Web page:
Medford is a railroad city located on the open plain and surrounded by as fine a grain and fruit country as there is north of California. Almonds, grapes, figs, melons and all kinds of vegetables are also raised to perfection. It is near the middle of the valley, which measures about 50 by 25 miles. Its outlook is bright; its greatest evil being a liquor distillery, as well as a winery at Jacksonville, six miles away. The Baptists here have the largest church, and the best house in Southern Oregon. The building is of brick, well located. It was begun in 1885. A parsonage was built in 1893. The only addition to the church its first year was a boy, Charlie Fredenburg, who has since entered the ministry.
Charles Hiram Mattoon, Baptist Annals of Oregon, vol. II, 1913, page 392

    The city of Medford has expended $1,768,576.17 for city improvements to date.
    The city of Medford expended $1,567,286 of this amount during the past four years.
    The city of Medford has 18.61 miles of improved, hard surface streets, or 366,214.7 square yards of pavement, laid at a cost of $889,604.29.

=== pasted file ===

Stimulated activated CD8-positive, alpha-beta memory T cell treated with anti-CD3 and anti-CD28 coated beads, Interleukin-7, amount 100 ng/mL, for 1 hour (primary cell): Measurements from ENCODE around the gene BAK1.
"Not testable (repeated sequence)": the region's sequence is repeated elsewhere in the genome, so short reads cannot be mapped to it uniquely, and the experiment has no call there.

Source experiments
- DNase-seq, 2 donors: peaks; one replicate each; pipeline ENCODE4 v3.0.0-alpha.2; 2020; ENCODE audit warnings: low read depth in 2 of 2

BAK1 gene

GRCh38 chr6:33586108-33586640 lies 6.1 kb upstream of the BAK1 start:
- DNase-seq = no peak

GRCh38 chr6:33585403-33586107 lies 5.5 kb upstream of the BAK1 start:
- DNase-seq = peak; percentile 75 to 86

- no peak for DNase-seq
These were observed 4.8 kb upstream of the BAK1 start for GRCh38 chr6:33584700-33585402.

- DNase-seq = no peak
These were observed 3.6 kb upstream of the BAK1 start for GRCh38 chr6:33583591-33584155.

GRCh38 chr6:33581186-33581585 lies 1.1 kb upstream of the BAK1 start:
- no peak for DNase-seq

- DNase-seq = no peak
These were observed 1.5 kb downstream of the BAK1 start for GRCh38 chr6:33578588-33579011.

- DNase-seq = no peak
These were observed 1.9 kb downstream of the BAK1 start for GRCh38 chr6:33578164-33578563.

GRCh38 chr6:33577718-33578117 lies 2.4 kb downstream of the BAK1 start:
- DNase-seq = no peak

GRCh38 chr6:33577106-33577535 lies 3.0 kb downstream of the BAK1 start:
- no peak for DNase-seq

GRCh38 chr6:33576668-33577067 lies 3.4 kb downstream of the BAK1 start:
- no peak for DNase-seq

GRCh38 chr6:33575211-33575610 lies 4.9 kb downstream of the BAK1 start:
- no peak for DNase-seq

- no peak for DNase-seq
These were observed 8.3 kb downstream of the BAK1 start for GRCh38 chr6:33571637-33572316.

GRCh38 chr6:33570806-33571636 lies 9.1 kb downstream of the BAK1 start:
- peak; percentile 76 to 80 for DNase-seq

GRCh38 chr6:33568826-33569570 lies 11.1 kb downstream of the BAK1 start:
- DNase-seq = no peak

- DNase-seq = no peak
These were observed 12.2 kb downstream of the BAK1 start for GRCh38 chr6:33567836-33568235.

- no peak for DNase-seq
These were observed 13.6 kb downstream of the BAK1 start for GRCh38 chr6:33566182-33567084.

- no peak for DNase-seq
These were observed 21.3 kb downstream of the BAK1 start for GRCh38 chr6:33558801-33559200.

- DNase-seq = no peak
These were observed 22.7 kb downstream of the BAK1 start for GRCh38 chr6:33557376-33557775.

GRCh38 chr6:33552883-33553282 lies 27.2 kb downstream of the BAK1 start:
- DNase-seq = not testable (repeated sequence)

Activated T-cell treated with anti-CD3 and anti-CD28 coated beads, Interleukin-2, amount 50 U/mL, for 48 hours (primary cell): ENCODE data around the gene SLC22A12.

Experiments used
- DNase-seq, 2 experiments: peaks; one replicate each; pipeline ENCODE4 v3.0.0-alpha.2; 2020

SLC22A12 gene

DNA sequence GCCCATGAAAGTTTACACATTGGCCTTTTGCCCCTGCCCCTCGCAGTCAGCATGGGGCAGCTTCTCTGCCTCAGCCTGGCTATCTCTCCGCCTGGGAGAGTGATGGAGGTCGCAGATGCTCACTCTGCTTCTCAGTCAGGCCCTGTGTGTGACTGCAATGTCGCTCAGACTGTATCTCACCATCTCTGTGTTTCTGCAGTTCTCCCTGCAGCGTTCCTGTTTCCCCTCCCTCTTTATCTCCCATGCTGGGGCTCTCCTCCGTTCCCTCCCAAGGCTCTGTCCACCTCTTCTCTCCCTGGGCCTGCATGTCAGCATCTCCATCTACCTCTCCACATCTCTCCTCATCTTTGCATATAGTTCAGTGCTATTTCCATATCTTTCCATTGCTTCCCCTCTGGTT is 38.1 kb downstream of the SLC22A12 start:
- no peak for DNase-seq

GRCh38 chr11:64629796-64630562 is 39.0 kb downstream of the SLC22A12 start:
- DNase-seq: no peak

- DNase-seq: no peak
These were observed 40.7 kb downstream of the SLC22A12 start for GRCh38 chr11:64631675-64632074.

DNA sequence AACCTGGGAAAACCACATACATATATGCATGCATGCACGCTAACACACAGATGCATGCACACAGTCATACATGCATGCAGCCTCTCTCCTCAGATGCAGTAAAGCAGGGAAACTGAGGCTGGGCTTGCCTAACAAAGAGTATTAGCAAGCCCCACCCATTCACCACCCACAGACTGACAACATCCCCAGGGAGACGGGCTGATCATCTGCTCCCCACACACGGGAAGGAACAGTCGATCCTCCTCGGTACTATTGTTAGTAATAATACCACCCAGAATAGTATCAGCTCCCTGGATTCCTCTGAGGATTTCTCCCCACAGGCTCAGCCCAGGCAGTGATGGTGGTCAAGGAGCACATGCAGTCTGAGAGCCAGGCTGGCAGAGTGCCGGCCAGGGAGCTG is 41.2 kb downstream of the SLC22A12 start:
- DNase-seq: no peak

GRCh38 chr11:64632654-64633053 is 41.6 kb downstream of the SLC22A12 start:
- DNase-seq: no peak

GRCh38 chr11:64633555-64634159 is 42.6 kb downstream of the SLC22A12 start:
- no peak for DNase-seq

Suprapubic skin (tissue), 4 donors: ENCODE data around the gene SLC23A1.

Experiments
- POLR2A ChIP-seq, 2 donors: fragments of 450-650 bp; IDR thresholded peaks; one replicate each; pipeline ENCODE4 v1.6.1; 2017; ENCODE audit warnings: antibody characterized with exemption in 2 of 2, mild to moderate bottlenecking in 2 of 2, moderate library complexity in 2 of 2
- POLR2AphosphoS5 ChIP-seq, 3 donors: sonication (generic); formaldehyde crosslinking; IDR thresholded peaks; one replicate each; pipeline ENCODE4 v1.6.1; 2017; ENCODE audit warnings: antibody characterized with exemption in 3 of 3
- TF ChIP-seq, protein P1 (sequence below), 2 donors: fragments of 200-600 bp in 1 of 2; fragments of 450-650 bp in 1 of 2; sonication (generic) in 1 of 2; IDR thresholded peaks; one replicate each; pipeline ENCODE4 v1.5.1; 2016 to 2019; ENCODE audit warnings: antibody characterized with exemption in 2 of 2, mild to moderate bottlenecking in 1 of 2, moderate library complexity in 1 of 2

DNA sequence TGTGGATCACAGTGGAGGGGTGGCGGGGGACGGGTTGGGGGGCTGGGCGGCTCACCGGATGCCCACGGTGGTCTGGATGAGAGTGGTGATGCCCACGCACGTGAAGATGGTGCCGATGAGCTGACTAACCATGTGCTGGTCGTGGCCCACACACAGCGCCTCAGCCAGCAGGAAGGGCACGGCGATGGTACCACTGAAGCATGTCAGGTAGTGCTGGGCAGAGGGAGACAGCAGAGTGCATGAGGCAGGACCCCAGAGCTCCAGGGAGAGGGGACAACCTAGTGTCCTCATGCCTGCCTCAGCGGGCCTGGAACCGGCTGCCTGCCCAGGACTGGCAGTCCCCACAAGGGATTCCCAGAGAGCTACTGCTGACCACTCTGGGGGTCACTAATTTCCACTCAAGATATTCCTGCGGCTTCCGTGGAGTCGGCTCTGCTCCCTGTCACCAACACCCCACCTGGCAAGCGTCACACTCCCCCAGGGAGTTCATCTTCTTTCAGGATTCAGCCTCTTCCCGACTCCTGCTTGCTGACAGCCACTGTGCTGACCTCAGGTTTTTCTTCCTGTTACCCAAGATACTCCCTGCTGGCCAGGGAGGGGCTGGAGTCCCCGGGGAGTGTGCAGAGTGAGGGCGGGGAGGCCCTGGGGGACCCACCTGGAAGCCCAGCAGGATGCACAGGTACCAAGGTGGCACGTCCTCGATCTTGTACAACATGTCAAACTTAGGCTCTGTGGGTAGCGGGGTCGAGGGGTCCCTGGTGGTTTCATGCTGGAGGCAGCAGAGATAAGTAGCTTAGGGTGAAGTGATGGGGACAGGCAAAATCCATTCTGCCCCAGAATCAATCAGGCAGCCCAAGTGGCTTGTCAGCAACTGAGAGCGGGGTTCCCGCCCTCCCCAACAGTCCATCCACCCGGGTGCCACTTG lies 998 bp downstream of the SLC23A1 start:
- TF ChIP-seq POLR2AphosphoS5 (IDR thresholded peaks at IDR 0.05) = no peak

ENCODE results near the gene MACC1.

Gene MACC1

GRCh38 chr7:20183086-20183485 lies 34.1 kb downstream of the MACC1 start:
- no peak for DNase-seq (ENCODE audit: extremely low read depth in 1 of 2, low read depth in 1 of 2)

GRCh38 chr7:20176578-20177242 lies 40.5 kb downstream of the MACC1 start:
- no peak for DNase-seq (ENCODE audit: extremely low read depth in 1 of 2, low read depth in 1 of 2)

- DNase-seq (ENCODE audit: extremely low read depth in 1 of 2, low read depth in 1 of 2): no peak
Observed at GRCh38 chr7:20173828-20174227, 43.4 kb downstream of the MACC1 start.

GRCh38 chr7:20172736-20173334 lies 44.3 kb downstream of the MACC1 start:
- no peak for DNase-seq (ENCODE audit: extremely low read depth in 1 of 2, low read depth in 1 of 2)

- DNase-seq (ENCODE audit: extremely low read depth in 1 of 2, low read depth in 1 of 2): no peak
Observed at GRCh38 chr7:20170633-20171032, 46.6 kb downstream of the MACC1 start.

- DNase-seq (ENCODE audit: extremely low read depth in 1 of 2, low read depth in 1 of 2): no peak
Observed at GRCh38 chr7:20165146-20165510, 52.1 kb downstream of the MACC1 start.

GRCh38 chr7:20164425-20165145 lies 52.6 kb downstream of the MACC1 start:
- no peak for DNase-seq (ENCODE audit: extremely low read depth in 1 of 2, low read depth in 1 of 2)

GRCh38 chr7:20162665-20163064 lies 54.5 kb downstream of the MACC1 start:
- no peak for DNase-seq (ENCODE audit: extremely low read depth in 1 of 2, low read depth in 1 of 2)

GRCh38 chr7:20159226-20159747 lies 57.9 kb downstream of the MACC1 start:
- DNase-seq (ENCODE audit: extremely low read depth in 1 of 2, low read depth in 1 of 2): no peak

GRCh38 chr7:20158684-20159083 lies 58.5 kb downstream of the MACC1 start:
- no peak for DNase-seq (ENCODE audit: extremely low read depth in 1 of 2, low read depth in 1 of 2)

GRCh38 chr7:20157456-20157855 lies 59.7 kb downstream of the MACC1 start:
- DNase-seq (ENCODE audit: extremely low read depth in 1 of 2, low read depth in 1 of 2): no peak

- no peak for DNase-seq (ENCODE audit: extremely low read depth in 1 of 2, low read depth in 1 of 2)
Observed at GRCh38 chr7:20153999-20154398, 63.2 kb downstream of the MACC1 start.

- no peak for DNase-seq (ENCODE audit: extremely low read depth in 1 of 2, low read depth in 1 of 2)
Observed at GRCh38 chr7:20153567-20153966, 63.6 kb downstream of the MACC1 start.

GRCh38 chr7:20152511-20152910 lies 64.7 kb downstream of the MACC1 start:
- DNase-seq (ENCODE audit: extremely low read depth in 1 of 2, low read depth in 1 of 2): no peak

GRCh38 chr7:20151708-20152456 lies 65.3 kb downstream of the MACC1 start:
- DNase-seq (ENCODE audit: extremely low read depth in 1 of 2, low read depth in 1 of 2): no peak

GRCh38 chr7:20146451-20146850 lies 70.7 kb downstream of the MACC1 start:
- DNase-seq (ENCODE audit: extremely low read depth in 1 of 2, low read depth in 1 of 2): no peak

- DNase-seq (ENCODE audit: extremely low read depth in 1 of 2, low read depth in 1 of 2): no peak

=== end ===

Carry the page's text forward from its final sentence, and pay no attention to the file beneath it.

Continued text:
The city of Medford has 27.79 miles of water mains in its distributing system, laid at a total cost of $247,563.99.
    The city of Medford has 26.26 miles of sanitary sewers, laid at a cost of $203,887.42.
    The city of Medford has 1.91 miles of storm sewers, laid at a cost of $22,282.
    The city of Medford has 26.34 miles of concrete sidewalks, laid at a cost of $97,350.05.
    The city of Medford has 8 miles of board walks, laid at a cost of approximately $10,000.
    Medford has miscellaneous improvements made at a cost of $32,888.
    Medford has a 23-mile gravity water system, constructed at a cost of $275,000.
Medford Mail Tribune, January 1, 1913, page C2

    "With Medford Trade Is Medford Made."